Deen Castronovo: Well, I did John Canes Christian record actually. John Wayne Canes, I played on his. And I did a couple Christian records back in the eighties with a gentleman named Mathew Ward. They would be surprised to hear that, you know?

ANTIHERO: You mention Jonathan Cain. The Journey connection continues… Is that door closed? I mean you somewhat appreciate you did the gig. Some of the Journey guys have supported you through the recent dark times. Have you actually reached the end of that particular musical Journey, so to speak?

Deen Castronovo: No, it’s over. Smith is the rightful owner of that drum, and he’s there now and it would be pointless. You’ve got four original members now. Not just three, you’ve got four.

ANTIHERO: I know there’s a lot of talk of the splitting and the internal strife particularly in the last year.

Deen Castronovo: Yeah, there’s a lot of internal strife there, but you know I pray for the guys and I love each and every one of them. They gave me a chance of a lifetime, and I’m grateful that I was a part of the legacy for 17 years. That’s a huge thing for me.

ANTIHERO: I’ll mention it again, but in a previous interview with you I asked you about your singing. Are you going to bring out a solo album where you sing everything?

Deen Castronovo: Well, Revolution Saints is kind of what I’ve done that’s like our solo record, but I never want to do a solo project, I want to do more band. If we do anything it will be Doug and I and Jack again, something like that. I don’t think I could carry it myself. Doug and I have a chemistry, and I don’t like working with anybody that I don’t have chemistry with and I don’t know.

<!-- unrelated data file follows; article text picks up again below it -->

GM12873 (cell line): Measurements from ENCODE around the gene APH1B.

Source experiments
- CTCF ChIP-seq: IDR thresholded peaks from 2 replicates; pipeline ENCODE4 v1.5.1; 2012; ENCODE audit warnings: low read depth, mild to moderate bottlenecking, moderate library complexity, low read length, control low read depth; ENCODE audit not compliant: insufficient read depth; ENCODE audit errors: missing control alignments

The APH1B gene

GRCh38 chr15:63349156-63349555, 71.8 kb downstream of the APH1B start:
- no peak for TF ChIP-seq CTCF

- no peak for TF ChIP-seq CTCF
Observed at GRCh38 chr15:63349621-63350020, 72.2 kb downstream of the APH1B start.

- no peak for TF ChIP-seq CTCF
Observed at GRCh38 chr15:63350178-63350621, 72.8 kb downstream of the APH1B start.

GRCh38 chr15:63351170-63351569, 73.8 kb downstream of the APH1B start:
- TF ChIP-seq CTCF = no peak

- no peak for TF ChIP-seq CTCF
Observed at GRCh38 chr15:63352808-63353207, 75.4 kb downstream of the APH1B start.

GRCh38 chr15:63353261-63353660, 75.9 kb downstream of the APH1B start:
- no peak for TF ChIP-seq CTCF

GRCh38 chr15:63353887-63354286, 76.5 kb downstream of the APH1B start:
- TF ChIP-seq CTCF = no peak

ANTIHERO: You tend to return to people that you’ve worked with a lot previously.

Deen Castronovo: I’m working with Neal again, which is great. There’s talk of him going on the road next year with that project with Marco and myself and Greg Rolie, which would be really great. That door will never close with Neal, he’s like my big brother. He discovered me, I owe him everything, I really do.

ANTIHERO: That’s fair. It’s been nice doing this face to face. I say last September I think just a phone call, but this is better, thank you very much.

Deen Castronovo: Awesome man, thank you so much.

 

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Mark Dean

I'm a 40+ music fan. Fond mostly of rock and metal - my staple musical food delights. Originally from Northern Ireland, I am now based in the UK-Manchester. I have a hectic musical existence with regular shows and interviews. Been writing freelance for five years now with several international websites. Passionate about what I do, I have been fortunate already to interview many of my all-time musical heroes. My music passion was first created by seeing Status Quo at the tender age of 15. While I still am passionate about my rock and metal, I have found that with age my taste has diversified so that now I am actually dipping into different musical genres and styles for the first time.Photo: Mark Dean with Jeff Kendrick of Devildriver - Photography by Olga Kuzmenko